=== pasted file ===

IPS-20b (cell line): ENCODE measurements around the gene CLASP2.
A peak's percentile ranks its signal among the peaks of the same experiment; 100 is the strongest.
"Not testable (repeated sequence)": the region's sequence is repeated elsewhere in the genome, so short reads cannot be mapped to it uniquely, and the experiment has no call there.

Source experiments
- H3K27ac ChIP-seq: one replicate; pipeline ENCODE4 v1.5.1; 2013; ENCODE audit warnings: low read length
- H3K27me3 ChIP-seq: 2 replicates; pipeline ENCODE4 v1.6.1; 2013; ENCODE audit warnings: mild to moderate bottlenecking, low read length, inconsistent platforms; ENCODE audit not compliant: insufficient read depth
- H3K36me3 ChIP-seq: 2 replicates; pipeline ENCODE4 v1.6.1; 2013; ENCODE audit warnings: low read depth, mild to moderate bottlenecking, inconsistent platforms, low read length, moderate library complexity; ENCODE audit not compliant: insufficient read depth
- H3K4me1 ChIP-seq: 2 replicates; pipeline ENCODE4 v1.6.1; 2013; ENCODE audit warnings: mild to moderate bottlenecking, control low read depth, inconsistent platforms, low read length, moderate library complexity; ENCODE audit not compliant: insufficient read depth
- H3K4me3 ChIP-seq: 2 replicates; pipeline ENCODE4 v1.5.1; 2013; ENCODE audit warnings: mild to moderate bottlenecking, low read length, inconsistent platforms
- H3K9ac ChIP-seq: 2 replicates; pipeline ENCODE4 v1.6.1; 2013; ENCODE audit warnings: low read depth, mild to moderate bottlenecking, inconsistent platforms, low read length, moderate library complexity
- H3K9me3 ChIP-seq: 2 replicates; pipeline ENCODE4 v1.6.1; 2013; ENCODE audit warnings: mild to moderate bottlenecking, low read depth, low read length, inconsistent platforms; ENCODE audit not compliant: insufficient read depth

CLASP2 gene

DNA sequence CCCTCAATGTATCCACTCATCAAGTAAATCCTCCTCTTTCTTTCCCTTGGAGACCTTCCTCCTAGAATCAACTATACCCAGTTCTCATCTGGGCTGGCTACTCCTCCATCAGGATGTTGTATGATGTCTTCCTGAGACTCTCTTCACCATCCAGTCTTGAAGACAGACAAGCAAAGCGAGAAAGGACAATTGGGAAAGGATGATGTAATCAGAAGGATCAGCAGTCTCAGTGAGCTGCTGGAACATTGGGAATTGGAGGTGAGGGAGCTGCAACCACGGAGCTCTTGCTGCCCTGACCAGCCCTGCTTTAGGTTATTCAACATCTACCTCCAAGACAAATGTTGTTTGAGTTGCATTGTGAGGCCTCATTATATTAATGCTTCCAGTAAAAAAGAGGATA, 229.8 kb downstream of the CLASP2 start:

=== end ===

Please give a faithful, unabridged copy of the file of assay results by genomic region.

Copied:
IPS-20b (cell line): ENCODE measurements around the gene CLASP2.
A peak's percentile ranks its signal among the peaks of the same experiment; 100 is the strongest.
"Not testable (repeated sequence)": the region's sequence is repeated elsewhere in the genome, so short reads cannot be mapped to it uniquely, and the experiment has no call there.

Source experiments
- H3K27ac ChIP-seq: one replicate; pipeline ENCODE4 v1.5.1; 2013; ENCODE audit warnings: low read length
- H3K27me3 ChIP-seq: 2 replicates; pipeline ENCODE4 v1.6.1; 2013; ENCODE audit warnings: mild to moderate bottlenecking, low read length, inconsistent platforms; ENCODE audit not compliant: insufficient read depth
- H3K36me3 ChIP-seq: 2 replicates; pipeline ENCODE4 v1.6.1; 2013; ENCODE audit warnings: low read depth, mild to moderate bottlenecking, inconsistent platforms, low read length, moderate library complexity; ENCODE audit not compliant: insufficient read depth
- H3K4me1 ChIP-seq: 2 replicates; pipeline ENCODE4 v1.6.1; 2013; ENCODE audit warnings: mild to moderate bottlenecking, control low read depth, inconsistent platforms, low read length, moderate library complexity; ENCODE audit not compliant: insufficient read depth
- H3K4me3 ChIP-seq: 2 replicates; pipeline ENCODE4 v1.5.1; 2013; ENCODE audit warnings: mild to moderate bottlenecking, low read length, inconsistent platforms
- H3K9ac ChIP-seq: 2 replicates; pipeline ENCODE4 v1.6.1; 2013; ENCODE audit warnings: low read depth, mild to moderate bottlenecking, inconsistent platforms, low read length, moderate library complexity
- H3K9me3 ChIP-seq: 2 replicates; pipeline ENCODE4 v1.6.1; 2013; ENCODE audit warnings: mild to moderate bottlenecking, low read depth, low read length, inconsistent platforms; ENCODE audit not compliant: insufficient read depth

CLASP2 gene

DNA sequence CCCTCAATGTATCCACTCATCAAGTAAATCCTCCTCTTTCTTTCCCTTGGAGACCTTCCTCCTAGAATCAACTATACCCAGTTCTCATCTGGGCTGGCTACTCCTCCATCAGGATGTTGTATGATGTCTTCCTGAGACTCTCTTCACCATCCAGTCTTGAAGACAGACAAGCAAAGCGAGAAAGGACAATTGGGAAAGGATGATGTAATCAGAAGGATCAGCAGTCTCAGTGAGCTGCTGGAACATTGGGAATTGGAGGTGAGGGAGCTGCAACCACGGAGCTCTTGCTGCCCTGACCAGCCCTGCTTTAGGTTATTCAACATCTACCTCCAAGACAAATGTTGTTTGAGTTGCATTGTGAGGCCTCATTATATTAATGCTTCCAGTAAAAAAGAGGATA, 229.8 kb downstream of the CLASP2 start: